News 3 anchor Todd Corillo goes flying with the U.S. Navy Blue Angels

Posted at 5:00 PM, Sep 15, 2017
and last updated 2017-09-16 16:44:57-04

VIRGINIA BEACH, Va. – An experience of a lifetime.

That’s how I would describe the opportunity I was given Tuesday to fly with the Navy’s Elite Flight Demonstration Squadron the Blue Angels.

After getting a safety briefing and going over procedures with the crew chief, I was safely strapped into the backseat of Blue Angels Jet 7, barreling down the runway at Naval Air Station Oceana.

Lt. Brandon Hempler had us airborne within seconds, quickly flying over Virginia Beach and then out over the Atlantic Ocean.

It was there where Lt. Hempler put me through the paces, demonstrating the capabilities of the F/A-18 Hornet and showing off many of the moves the Blue Angels perform during air shows.

Parting the clouds and touching the sky was unreal.

From flying inverted over the ocean, climbing tens of thousands of feet into the air, and going so fast we broke the sound barrier, the experience was like nothing I had ever been through before.

“You did awesome. That was a great flight. That was a lot of fun, wasn’t it?,” Lt. Hempler asked. “We broke the sound barrier. So everyone wants to know how fast we went. We went Mach 1.03 over the water just east of Virginia Beach. We pulled 7.4 Gs in our minimum radius turn and we flew as slow as 120 knots when we were doing the High Alpha Pass. We got up to about 20,000 feet and all the way down to 100 feet when we were out there over the water.”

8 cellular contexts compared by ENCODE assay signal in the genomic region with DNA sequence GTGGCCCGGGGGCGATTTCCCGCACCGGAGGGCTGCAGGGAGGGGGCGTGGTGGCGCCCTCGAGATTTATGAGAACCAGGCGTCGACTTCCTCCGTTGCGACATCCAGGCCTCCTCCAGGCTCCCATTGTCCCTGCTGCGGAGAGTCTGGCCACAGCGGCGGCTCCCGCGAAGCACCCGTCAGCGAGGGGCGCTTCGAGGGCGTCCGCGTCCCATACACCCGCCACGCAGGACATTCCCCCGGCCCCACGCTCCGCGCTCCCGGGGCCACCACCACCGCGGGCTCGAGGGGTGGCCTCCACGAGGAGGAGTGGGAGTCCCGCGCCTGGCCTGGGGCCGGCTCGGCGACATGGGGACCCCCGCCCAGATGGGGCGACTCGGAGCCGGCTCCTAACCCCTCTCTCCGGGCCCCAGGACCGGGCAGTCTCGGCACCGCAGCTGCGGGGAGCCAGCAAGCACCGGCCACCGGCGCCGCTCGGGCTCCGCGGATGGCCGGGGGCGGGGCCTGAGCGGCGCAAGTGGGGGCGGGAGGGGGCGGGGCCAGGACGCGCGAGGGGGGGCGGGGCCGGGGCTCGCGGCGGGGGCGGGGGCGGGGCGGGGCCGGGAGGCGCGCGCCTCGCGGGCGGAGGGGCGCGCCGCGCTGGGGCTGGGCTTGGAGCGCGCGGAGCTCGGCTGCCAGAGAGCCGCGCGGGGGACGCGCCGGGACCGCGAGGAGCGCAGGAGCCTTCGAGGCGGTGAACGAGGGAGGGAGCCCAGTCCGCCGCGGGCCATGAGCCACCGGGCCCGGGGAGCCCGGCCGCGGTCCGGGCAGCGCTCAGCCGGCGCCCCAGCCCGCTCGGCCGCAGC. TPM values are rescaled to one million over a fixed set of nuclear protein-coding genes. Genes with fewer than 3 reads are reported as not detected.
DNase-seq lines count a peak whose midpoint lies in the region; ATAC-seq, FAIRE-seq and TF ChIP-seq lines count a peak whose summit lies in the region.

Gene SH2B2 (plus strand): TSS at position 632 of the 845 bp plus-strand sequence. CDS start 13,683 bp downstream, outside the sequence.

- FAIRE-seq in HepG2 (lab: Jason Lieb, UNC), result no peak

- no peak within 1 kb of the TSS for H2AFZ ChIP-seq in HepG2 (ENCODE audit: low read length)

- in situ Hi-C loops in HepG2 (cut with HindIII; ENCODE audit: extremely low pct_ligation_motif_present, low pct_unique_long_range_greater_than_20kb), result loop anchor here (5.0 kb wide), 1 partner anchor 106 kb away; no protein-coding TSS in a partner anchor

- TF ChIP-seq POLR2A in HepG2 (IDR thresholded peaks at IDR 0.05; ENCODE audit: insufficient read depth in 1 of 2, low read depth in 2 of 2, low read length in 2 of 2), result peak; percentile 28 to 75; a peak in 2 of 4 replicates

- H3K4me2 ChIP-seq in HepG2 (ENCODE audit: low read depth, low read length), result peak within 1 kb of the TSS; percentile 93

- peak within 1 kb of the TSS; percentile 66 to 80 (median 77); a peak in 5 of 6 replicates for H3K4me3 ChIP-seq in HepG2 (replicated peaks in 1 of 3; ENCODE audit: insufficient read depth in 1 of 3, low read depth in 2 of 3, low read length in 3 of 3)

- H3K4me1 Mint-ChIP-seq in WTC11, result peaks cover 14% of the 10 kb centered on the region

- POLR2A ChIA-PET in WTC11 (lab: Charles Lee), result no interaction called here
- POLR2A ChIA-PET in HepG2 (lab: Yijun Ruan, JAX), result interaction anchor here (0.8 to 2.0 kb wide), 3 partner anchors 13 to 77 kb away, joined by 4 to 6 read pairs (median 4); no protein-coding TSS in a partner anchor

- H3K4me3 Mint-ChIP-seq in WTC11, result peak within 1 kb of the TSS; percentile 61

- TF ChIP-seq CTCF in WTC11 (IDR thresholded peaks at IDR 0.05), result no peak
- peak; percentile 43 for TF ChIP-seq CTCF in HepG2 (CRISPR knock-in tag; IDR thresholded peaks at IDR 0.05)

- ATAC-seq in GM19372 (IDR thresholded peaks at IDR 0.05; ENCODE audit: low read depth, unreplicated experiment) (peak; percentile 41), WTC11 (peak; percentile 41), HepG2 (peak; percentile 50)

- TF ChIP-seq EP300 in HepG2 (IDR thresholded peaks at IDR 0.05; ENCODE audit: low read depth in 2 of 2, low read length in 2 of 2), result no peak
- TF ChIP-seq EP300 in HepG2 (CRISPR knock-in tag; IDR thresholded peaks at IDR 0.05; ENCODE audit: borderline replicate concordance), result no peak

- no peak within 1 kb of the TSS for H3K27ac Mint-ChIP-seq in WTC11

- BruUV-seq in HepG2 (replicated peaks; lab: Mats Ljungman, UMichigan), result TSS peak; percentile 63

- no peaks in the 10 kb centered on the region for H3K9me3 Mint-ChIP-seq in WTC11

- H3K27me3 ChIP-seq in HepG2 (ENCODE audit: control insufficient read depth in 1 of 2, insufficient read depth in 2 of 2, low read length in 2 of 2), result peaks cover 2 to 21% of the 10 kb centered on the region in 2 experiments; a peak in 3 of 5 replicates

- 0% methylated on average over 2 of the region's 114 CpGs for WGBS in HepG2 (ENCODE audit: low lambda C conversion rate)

Eric Landon, Assistant Principal of St. Gregory the Great Catholic School, and Ron Shaneyfelt, Astronomy Teacher at Landstown High School, both took flights with Hempler as well.

“I’m trying to think of a word other than awesome or cool or amazing,” Shaneyfeld shared with me.

While admittedly I did briefly take a nap for about 2 seconds while pulling 7.4 Gs, with Hempler jokingly asking ‘You have any dreams there for a second?’ there’s absolutely nothing I would trade for the experience.

Especially since my Dad, former News 3 anchor Glenn Corillo, was on the ground waiting for my return.

In 1986 he got the chance to fly with the Blue Angels.

“I was just hoping you would have as much fun as I did some 30 years ago when I did it and you look like you did,” he told me.

There’s just something about seeing the world from the cockpit of Blue Angels jet that will stay for me forever.

The Blue Angels will headline the 2017 Oceana Air Show both Saturday and Sunday. Admission is free and it’s open to the public.